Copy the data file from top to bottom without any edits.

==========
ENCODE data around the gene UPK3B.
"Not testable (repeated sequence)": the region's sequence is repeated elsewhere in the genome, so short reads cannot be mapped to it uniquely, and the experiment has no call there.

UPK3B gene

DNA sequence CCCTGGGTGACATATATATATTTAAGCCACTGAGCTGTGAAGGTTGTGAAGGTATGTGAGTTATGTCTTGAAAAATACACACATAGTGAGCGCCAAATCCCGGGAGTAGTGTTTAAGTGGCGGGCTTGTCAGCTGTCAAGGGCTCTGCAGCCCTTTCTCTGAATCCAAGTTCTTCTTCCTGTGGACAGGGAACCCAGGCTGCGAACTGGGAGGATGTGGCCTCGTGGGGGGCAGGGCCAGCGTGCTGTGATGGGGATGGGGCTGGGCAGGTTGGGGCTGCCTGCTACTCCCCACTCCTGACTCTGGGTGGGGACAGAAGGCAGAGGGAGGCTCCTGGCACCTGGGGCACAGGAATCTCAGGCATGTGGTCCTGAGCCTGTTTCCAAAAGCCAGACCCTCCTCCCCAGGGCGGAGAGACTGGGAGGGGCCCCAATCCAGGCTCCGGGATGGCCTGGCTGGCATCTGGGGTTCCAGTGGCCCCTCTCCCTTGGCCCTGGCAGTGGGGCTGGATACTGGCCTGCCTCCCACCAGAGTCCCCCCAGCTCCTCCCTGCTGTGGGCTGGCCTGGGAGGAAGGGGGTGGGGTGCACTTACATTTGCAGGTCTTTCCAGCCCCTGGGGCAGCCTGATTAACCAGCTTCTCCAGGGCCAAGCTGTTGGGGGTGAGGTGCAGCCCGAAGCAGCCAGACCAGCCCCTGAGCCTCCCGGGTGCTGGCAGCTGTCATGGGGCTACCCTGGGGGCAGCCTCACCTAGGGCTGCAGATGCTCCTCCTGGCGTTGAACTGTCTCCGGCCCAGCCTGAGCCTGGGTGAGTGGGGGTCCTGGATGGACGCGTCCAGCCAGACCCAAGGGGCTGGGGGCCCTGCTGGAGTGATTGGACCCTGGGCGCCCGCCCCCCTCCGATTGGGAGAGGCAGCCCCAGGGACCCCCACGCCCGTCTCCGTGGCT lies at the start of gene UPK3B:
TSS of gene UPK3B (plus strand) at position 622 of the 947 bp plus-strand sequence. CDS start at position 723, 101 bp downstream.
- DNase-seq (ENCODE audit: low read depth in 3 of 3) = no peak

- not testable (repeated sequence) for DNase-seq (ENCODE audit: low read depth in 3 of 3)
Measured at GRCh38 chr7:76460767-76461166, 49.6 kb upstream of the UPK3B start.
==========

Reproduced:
ENCODE data around the gene UPK3B.
"Not testable (repeated sequence)": the region's sequence is repeated elsewhere in the genome, so short reads cannot be mapped to it uniquely, and the experiment has no call there.

UPK3B gene

DNA sequence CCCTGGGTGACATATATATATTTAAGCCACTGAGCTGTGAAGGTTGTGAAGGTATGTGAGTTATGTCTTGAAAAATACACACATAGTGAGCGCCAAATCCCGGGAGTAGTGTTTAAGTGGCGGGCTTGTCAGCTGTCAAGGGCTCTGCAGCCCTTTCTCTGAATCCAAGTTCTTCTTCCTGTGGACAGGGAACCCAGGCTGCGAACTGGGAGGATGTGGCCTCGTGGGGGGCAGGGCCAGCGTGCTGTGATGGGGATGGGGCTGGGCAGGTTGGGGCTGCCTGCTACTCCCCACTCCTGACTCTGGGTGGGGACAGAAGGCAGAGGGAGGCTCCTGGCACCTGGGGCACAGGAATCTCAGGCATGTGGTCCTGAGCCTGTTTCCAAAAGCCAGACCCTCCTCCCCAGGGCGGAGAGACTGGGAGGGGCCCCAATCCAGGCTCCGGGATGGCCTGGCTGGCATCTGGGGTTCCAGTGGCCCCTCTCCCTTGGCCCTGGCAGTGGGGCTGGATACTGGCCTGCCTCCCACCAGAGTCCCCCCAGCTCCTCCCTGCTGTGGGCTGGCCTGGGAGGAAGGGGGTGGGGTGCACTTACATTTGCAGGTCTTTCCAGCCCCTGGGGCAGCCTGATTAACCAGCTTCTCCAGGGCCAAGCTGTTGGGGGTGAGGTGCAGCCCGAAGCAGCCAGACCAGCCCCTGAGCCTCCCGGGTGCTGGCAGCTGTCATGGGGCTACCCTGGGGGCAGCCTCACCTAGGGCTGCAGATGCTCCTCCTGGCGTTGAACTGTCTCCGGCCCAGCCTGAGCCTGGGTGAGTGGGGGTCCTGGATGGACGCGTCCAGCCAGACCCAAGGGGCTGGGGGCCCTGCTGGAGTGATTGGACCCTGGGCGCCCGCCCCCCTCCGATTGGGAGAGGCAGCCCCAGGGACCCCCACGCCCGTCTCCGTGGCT lies at the start of gene UPK3B:
TSS of gene UPK3B (plus strand) at position 622 of the 947 bp plus-strand sequence. CDS start at position 723, 101 bp downstream.
- DNase-seq (ENCODE audit: low read depth in 3 of 3) = no peak

- not testable (repeated sequence) for DNase-seq (ENCODE audit: low read depth in 3 of 3)
Measured at GRCh38 chr7:76460767-76461166, 49.6 kb upstream of the UPK3B start.